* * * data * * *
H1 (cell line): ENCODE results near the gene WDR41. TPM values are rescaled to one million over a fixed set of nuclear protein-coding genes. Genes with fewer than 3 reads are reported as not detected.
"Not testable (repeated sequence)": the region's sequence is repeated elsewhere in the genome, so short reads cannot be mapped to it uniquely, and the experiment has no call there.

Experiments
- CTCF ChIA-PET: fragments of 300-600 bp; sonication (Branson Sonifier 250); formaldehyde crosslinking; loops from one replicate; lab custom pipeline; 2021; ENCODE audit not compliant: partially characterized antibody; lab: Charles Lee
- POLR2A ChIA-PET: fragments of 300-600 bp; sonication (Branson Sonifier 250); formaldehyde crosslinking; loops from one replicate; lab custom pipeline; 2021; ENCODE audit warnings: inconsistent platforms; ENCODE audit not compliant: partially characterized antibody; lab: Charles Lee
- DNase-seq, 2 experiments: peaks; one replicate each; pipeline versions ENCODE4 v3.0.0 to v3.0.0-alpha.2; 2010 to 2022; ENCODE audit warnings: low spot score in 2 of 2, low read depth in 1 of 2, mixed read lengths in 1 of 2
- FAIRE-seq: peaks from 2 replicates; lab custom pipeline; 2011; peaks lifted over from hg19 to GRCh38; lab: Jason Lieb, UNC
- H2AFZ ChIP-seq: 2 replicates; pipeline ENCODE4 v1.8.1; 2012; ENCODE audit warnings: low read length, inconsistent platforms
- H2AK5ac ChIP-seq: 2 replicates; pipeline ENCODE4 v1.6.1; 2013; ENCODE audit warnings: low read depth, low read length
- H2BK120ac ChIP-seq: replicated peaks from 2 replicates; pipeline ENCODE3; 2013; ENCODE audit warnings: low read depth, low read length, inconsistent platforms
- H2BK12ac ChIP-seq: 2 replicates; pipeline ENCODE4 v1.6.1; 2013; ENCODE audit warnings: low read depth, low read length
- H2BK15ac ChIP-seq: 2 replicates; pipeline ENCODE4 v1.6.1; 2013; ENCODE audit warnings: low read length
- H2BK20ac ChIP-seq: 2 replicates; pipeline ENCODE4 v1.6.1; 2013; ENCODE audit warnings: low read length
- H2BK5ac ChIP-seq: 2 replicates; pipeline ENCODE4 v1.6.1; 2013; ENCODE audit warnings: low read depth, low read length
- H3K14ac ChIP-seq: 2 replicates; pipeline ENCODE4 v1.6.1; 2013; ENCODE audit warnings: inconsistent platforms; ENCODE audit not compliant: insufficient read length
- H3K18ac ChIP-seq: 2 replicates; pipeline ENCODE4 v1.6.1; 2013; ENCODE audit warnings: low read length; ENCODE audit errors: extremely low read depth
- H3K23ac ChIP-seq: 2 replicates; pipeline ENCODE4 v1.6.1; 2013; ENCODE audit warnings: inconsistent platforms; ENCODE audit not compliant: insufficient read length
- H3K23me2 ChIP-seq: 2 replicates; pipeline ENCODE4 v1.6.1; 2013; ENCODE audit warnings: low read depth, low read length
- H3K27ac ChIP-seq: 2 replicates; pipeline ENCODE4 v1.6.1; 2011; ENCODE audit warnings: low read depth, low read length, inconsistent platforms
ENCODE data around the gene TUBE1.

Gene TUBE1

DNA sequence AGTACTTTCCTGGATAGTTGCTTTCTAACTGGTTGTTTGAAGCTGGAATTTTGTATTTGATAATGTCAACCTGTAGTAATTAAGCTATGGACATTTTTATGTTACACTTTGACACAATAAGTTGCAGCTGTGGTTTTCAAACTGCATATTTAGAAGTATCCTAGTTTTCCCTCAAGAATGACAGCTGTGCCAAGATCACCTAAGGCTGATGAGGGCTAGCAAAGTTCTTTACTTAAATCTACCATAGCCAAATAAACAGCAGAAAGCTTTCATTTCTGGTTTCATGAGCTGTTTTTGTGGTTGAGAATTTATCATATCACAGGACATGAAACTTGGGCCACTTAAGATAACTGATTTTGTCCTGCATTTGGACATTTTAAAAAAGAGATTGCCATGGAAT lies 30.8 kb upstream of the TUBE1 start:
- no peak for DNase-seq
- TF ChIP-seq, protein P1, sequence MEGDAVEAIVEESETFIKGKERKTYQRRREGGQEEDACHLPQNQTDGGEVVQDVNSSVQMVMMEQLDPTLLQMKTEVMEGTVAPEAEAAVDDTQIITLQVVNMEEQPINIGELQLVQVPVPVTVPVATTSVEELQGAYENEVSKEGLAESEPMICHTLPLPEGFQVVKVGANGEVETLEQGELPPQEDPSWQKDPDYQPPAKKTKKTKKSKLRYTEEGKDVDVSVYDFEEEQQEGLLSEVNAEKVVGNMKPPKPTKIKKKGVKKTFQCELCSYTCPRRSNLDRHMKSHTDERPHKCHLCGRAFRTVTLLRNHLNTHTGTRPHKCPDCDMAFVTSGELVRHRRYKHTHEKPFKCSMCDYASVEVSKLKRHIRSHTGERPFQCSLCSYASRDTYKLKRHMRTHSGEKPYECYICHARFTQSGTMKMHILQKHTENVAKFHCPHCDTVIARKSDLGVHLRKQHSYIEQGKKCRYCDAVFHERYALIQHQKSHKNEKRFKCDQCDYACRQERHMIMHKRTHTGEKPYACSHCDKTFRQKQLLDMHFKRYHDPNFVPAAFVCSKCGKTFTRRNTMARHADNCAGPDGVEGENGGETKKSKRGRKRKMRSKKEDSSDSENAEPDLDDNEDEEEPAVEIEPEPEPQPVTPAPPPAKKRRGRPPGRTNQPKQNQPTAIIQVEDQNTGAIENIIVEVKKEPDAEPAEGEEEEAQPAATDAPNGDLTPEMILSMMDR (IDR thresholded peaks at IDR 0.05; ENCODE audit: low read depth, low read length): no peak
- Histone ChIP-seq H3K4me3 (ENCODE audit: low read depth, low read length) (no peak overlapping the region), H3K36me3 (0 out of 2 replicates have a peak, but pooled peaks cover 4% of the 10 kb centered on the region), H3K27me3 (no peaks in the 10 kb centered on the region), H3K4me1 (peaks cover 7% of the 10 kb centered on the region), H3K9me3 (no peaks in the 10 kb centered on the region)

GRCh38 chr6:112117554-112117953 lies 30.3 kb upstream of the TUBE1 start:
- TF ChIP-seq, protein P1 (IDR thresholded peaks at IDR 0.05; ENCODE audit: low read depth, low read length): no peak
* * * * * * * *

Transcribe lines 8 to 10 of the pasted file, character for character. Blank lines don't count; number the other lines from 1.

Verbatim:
- H2AFZ ChIP-seq: 2 replicates; pipeline ENCODE4 v1.8.1; 2012; ENCODE audit warnings: low read length, inconsistent platforms
- H2AK5ac ChIP-seq: 2 replicates; pipeline ENCODE4 v1.6.1; 2013; ENCODE audit warnings: low read depth, low read length
- H2BK120ac ChIP-seq: replicated peaks from 2 replicates; pipeline ENCODE3; 2013; ENCODE audit warnings: low read depth, low read length, inconsistent platforms